From that point of view, nationalization is the manner by which capital is expanded under conditions in which private accumulation, for whatever reason, no longer works. As Monsen and Walters’s examples make clear, nationalized firms are strongly directed toward expansion. It is true that they do not amass capital for the direct benefit of their managers, but then neither do the bureaucratic corporations of the private sector. The motives of state-owned firms—or rather, the motives of the political leaders to whom its executives are ultimately answerable—may be to capture strategic markets, to assure a flow of foreign exchange, or simply to keep their work forces employed—all necessary for the successful operation of the larger society. In this way nationalized companies play the same role as other unprofitable state activities, such as road building or education—providing the social underpinnings that business itself cannot afford to provide but must receive in order to carry on its expansive activities. Adam Smith long ago recognized that the government had the duty of providing “certain public works and certain public institutions, which it can never be to the interest of any individual…to erect and maintain; because the profit could never repay the expense to any individual…although it may frequently do much more than repay it to a great society.”2 What was a compelling argument for national turnpikes in Smith’s day has become equally compelling for nationalized companies in ours.
No doubt, the pursuit of economic advantage by state firms blurs the boundaries between the so-called private and public sectors. This means only that capitalism emerges as a “social formation” (to use Marx’s term) that fulfills its essential capital-expanding purpose through different instruments, among them the use of certain state capacities not ordinarily available to private enterprise. It also means, however, that it is a mistake to view the rise of nationalized business in Europe as necessarily marking the decline of capitalism. What seems more likely is that European capitalism is undergoing a transformation that, in one institutional guise or another, lies ahead for America—and further ahead for the countries of the Pacific rim. If I am correct in this interpretation of events, the rise of nationalized industry signals the appearance within capitalism of a new form of capital, comparable to that of the multinational corporation whose advent was first dramatized by Servan-Schreiber. In its wake, this development will assuredly open up new possibilities for, and bring new contradictions to, capitalism, as the state now lends its immense powers to capitalism’s expansive, history-shaping force.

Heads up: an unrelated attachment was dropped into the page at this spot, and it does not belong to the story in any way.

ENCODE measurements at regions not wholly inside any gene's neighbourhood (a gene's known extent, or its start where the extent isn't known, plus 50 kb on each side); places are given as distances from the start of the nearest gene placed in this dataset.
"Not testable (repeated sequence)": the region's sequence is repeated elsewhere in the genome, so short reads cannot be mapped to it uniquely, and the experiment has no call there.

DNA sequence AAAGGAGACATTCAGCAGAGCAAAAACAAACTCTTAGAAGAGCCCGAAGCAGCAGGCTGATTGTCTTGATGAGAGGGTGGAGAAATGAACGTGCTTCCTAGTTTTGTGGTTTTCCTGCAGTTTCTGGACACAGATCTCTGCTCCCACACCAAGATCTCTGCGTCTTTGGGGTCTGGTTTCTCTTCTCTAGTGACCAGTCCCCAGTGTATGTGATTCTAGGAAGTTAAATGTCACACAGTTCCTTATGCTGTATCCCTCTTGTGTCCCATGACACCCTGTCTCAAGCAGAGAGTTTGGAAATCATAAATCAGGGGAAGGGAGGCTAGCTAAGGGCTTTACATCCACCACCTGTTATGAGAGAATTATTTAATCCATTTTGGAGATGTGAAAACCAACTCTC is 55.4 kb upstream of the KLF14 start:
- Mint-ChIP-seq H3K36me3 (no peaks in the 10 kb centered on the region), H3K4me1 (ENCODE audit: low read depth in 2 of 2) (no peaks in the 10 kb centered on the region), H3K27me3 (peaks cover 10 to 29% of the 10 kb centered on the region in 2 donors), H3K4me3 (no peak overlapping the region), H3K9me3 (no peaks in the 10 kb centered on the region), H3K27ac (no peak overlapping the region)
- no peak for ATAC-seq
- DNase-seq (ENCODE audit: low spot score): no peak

December 8, 1983
The authors might have added that nationalization of various kinds has also been important to some of the “free enterprise” countries of the Pacific rim. As the economist Amartya Sen wrote (in The New York Review, March 4, 1982), “The government of South Korea, for example, with its nationalized commercial banks and financial institutions, has, according to some estimates, controlled about two-thirds of the investment resources of the economy, and has varied the interest rates charged according to the field of investment—from eight percent to thirty-three percent during one period—in order to reflect government priorities.” ↩
Wealth of Nations (Modern Library, 1937), p. 651. ↩